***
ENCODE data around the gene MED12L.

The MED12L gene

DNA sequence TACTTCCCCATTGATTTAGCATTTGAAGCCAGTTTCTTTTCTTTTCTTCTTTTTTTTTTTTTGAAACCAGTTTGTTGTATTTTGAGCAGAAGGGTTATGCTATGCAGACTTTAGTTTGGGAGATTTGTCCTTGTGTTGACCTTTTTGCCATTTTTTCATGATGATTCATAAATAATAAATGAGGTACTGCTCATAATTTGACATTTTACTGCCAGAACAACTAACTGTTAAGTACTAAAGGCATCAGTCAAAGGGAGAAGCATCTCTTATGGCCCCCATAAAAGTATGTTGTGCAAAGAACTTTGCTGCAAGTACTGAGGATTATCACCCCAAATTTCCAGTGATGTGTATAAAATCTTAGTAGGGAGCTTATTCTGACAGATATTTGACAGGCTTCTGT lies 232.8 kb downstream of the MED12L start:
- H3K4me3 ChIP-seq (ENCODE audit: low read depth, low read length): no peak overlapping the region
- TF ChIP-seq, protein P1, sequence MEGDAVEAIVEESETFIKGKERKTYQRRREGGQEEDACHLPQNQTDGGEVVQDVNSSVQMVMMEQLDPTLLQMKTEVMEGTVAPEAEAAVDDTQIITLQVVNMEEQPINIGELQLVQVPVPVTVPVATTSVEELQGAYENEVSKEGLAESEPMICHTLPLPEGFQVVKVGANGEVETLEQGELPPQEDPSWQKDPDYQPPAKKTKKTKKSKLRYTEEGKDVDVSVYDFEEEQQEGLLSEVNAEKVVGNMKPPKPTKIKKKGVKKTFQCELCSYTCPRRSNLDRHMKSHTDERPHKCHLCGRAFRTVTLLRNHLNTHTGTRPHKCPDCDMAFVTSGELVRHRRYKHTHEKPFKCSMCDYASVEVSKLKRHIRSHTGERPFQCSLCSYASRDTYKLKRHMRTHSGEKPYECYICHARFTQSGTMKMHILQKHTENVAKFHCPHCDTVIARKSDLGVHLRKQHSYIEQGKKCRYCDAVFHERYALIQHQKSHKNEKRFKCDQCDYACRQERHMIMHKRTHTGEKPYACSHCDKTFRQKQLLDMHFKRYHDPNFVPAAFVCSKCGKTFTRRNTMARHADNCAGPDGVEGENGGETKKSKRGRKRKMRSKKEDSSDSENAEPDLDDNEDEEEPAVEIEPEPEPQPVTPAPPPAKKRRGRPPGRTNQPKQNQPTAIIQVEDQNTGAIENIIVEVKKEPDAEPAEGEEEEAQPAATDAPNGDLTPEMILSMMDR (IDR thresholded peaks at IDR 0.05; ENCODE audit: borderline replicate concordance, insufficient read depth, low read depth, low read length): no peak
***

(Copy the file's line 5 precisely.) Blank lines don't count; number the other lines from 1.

- TF ChIP-seq, protein P1, sequence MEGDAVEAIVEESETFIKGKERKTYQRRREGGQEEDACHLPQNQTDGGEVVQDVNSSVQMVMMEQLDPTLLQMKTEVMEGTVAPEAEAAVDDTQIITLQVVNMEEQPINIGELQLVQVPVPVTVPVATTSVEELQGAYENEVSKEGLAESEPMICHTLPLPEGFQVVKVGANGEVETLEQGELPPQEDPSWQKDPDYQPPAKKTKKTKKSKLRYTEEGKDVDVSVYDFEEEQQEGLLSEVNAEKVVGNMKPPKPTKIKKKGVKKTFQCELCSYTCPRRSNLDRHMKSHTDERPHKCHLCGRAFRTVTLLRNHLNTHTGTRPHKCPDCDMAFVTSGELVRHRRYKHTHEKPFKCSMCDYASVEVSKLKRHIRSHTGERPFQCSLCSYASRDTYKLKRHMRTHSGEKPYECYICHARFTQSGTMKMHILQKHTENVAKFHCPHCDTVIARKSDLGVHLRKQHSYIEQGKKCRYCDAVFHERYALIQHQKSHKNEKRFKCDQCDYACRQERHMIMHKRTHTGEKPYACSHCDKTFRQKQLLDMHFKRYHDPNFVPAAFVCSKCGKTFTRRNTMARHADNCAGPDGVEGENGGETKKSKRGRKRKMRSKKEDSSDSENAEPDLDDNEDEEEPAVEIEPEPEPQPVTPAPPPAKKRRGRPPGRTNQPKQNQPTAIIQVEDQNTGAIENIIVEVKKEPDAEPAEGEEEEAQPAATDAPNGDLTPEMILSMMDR (IDR thresholded peaks at IDR 0.05; ENCODE audit: borderline replicate concordance, insufficient read depth, low read depth, low read length): no peak